In the Valley of the Kings
Now it is late evening. In my room on the Moon Goddess, I write about our visit to Abydos, sacred to Osiris, about Hathor’s temple at Dendera. I write of resurrection and greening, of partnership and the sacred marriage within the self, of joy and rebirth. As I write, tiredness drains the feelings of joy, like wine spilling from an overturned goblet.
I pray that tomorrow will bring some fresh magic when we visit the Valley of the Kings.
Four o’clock. The wake-up call sounds. There is just time to shower and dress, to gather in the ship’s lobby for coffee, before we board the feluccas to cross the Nile. The waning moon is still bright, lighting our way as she descends from her midnight perch. On the far shore, the bus waits to take us to a gorge once hidden among rocky ravines, now accessible by roads.
Some thirteen thousand visitors are expected today in the Valley of the Kings, Samai tells us. Yesterday there were seventeen thousand. Though we reach the entrance just before the gates open at six a.m., two other buses are there ahead of us, their passengers already climbing out.
the Valley of the Kings
Beyond the entrance, we walk a dusty roadway under the looming mountains, still in the grip of darkness. Small signs on posts identify tombs that have been found here and excavated over the past century and a half. I had expected something like a street of tombs in tidy rows; instead I see a muddle of up and down, wide spaces between some, others close together. Choices may have been based on where an entrance could be made, a deep passage dug, hiddenness valued over order or relative closeness to another tomb.
A small opening in the side of the stone hill leads into the tomb of Ramses IX. Inside, we walk along a raised floor made of wooden planks, holding guide ropes on either side. I think of the fictional Amelia Peabody, that intrepid nineteenth century explorer of tombs and pyramids, who gloried in the dust and danger and bat droppings … ours is a more sanitized, less dramatic, journey inwards. The walls of the entrance way are inscribed, floor to ceiling, with a plethora of hieroglyphs, a whole book it appears. What story accompanies this pharaoh on his way to eternity?
interior of a tomb in the Valley of the Kings
The hallway opens into a room dominated by a great sarcophagus made of granite. I wonder how long the pharaoh’s body rested here before being unceremoniously taken away, hurled by the tomb robbers of Gurnah into a jumbled heap with the mummies of many other luminous pharaohs. In 1881 the hidden bodies were found by the Deputy Director of the Cairo Museum, after intense questioning of one of the descendants of millennia of tomb robbers. A week later, two hundred men arrived to carefully pack up the mummies and carry them to the Nile where a ship was waiting to take them to the Cairo Museum. Where, I realize suddenly, we saw them on our second night in Egypt.
After the briefest of visits, really just a circular walk in and out again, we move towards another tomb entrance. A marker near the open doorway identifies the tomb as belonging to Tausert, a little-known Pharaoh Queen, a descendant of the great Ramses 11. This tomb is spacious, welcoming, and as we move into the deeper room where the sarcophagus, long emptied of its occupant, rests, I have a sense of beauty, of colour in the wall paintings.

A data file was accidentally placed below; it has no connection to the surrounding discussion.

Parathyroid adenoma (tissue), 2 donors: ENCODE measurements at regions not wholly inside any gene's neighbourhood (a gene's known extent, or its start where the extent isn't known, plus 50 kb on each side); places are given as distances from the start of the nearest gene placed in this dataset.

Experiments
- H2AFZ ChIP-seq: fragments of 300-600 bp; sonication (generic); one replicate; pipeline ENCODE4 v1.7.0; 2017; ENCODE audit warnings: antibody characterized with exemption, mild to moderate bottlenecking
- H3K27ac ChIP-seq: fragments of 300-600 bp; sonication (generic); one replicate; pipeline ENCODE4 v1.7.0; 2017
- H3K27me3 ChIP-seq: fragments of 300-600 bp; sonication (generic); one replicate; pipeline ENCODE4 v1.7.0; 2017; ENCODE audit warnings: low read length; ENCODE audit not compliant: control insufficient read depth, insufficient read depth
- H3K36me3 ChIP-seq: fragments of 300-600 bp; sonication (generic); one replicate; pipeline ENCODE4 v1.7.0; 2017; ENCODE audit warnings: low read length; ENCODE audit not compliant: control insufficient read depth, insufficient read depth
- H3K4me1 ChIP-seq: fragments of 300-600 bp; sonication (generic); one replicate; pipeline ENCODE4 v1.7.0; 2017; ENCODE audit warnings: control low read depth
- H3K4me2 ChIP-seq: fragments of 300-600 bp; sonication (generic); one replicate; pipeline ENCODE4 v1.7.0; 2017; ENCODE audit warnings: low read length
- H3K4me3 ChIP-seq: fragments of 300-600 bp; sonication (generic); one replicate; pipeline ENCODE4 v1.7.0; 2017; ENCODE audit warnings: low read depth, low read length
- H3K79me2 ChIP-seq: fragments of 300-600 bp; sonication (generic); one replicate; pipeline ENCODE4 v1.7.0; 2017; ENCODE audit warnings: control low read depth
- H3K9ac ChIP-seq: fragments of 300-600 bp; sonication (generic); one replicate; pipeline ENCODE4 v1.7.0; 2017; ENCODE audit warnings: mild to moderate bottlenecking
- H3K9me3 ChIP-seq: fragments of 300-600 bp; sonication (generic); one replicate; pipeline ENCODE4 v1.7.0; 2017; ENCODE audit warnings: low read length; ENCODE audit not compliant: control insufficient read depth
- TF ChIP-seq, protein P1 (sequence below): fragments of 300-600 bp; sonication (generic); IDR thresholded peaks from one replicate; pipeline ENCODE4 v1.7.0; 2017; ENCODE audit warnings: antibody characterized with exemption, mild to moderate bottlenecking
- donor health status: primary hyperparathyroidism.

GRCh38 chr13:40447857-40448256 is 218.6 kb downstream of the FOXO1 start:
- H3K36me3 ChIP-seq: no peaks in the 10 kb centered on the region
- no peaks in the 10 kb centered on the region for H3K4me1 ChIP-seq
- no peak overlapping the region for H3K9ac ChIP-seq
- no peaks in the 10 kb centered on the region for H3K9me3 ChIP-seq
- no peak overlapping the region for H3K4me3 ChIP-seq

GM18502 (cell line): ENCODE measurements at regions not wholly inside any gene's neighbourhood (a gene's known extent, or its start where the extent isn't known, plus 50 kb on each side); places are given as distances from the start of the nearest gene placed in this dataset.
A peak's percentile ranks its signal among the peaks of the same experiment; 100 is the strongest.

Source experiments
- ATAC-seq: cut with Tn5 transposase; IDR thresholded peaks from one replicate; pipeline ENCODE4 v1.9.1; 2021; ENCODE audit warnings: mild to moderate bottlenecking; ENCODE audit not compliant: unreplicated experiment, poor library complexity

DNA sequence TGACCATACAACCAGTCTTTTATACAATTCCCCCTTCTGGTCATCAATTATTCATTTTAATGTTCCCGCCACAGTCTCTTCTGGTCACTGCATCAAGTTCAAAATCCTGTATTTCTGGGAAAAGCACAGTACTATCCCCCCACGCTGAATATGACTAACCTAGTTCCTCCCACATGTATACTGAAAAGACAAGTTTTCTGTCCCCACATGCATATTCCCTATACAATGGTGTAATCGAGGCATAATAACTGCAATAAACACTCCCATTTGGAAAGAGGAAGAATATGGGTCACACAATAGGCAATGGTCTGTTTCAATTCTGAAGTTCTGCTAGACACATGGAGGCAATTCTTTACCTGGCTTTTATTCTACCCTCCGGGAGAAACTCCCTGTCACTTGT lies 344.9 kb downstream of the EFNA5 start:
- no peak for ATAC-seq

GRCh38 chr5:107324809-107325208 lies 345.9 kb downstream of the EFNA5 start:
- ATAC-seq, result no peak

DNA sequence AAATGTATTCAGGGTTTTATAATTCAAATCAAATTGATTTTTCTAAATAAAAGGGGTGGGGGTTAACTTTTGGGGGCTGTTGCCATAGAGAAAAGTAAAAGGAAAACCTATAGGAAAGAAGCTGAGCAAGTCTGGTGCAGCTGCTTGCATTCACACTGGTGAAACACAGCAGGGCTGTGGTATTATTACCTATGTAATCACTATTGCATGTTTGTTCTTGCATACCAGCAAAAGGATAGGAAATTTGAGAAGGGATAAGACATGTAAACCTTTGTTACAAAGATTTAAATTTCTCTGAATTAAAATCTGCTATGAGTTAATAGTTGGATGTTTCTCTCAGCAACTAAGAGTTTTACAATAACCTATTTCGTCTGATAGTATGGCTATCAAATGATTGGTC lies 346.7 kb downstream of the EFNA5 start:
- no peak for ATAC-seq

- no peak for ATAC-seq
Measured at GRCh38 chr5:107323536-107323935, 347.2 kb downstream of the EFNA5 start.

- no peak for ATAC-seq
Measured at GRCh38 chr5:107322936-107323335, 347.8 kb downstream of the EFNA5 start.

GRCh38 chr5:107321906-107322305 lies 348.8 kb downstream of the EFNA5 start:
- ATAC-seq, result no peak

Jean gathers us into a circle around the empty coffin, invites us to send forth from this place a blessing of peace. Standing here in the tomb’s heart, our voices lift in song, chanting the single word Shan-ti.
Suddenly we are in darkness. Our song, a living thing, resonates, moves in waves around the tomb. As we send this blessing into the universe, the darkness feels choreographed, part of the planning for this ritual. I wonder who found the switch, turned off the inner lights.
We move out from the tomb’s centre to a larger open space, where we pause to experience the quiet. I am standing close to the left wall, beside a luminous painting, a woman’s body, blue-winged, with the head of an ibex, like the deer who greeted me in my roadway the night before I left for Egypt. The wingspread reminds me of my Isis bracelet.
wall painting of ibex with outspread wings in the tomb of Tausert
Suddenly I sense, I know, here in this ancient place, the presence of a great overarching, protective, loving, being. A Sacred One. I know this with my entire self, and the knowing fills me with surprise and joy. I taste the Holy and I am crying.
Slowly, returning to awareness of the group, I realize that on the far side of the room, there is a rustling, a whispering. Cinder, one of our Mystery School companions who has in recent years been losing her eyesight, calls out, “I can see clearly”. Jean invites us to sing the Pachelbel Canon. Our voices rise together, in several harmonic parts, as though we’d been rehearsing for weeks. I open my throat and a rich sound pours out. “Al-le-lu-ia”. Something wonderful is happening here. I don’t begin to understand it, nor do I feel, for once, any need to understand.
We emerge from the tomb. The large group of Japanese tourists who had been waiting to enter has vanished. Samai is looking rather shaken. He tells us that our singing made the tomb tremble and the Japanese ran off in terror.
Jean appears unsurprised by this. “These tombs were built for resonance. They were meant to be sung in.”
Asked about the sudden darkness, Samia is puzzled. No one had turned off the lights.
(to be continued)
(taken from Called to Egypt on the Back of the Wind, Anne Kathleen McLaughlin, Borealis Press Publishers, Ottawa, Canada 2013 http://borealispress.com )